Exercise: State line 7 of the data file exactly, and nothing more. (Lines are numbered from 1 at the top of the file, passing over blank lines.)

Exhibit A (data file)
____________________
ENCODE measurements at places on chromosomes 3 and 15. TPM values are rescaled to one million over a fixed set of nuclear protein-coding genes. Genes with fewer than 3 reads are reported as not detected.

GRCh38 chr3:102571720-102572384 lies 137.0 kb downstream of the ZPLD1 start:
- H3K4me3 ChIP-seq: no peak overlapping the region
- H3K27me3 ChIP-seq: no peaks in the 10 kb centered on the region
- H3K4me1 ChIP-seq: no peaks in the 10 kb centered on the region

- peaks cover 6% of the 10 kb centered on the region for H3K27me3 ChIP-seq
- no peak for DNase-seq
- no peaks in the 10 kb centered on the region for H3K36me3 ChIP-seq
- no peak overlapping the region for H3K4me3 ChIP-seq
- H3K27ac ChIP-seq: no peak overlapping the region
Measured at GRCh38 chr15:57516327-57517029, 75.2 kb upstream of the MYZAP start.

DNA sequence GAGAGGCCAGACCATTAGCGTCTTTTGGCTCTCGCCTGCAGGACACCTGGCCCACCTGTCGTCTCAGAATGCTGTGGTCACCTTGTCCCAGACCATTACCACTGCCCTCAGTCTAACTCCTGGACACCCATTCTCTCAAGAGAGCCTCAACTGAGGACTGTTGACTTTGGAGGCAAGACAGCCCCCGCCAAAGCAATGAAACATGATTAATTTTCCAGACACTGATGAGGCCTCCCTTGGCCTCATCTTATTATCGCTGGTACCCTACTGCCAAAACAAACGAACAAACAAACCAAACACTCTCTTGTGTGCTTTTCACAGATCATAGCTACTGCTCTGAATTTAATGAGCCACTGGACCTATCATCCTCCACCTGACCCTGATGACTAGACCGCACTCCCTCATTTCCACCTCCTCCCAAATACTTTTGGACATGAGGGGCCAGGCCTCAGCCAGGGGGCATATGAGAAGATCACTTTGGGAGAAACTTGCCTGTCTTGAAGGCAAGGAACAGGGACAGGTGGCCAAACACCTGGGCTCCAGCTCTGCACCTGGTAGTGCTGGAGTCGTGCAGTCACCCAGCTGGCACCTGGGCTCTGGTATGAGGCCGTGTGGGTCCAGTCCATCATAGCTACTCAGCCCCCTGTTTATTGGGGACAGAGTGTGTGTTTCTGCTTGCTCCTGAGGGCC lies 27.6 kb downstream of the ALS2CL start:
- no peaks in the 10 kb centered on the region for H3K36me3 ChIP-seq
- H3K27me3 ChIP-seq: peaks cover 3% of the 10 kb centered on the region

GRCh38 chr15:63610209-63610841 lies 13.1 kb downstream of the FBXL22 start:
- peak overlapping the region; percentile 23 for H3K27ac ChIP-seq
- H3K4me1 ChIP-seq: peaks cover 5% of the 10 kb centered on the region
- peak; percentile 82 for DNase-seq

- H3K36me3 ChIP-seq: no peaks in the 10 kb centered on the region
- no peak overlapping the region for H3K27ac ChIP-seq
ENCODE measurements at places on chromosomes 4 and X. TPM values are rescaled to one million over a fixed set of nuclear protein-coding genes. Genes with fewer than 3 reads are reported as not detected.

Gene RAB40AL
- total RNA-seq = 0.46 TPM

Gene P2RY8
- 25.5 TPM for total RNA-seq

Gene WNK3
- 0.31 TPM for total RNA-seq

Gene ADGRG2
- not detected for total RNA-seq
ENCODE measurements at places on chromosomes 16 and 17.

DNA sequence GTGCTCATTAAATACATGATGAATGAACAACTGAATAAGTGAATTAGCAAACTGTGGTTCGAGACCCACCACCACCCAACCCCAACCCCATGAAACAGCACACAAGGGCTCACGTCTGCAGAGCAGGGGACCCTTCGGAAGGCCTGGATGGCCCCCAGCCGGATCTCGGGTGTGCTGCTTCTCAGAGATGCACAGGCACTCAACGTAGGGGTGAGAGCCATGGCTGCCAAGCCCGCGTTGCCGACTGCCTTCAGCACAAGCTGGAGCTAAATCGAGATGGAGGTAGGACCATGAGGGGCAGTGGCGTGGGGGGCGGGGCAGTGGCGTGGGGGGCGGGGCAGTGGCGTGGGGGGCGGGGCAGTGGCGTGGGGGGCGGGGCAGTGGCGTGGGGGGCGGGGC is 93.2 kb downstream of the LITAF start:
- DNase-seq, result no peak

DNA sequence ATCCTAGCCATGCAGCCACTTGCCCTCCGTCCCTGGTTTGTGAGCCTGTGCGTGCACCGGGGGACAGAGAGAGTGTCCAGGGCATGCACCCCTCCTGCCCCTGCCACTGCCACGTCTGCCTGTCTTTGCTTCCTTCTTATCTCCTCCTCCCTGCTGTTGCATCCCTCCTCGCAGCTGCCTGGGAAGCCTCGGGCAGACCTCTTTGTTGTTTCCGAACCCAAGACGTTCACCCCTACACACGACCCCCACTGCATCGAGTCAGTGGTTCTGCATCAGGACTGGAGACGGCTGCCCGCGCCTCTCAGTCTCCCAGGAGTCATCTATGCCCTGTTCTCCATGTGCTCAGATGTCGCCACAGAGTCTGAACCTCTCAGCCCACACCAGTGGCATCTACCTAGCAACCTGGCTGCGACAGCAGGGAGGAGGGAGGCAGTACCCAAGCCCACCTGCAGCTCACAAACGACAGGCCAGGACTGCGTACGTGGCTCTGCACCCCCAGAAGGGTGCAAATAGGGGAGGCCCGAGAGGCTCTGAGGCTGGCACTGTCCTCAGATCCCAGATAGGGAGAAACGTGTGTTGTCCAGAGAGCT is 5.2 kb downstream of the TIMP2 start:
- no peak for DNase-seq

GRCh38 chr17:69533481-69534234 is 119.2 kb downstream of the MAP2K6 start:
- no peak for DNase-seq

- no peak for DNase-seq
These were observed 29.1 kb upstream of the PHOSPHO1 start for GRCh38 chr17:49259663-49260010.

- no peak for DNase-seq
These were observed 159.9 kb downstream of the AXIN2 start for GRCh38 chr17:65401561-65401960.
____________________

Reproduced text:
- no peak for DNase-seq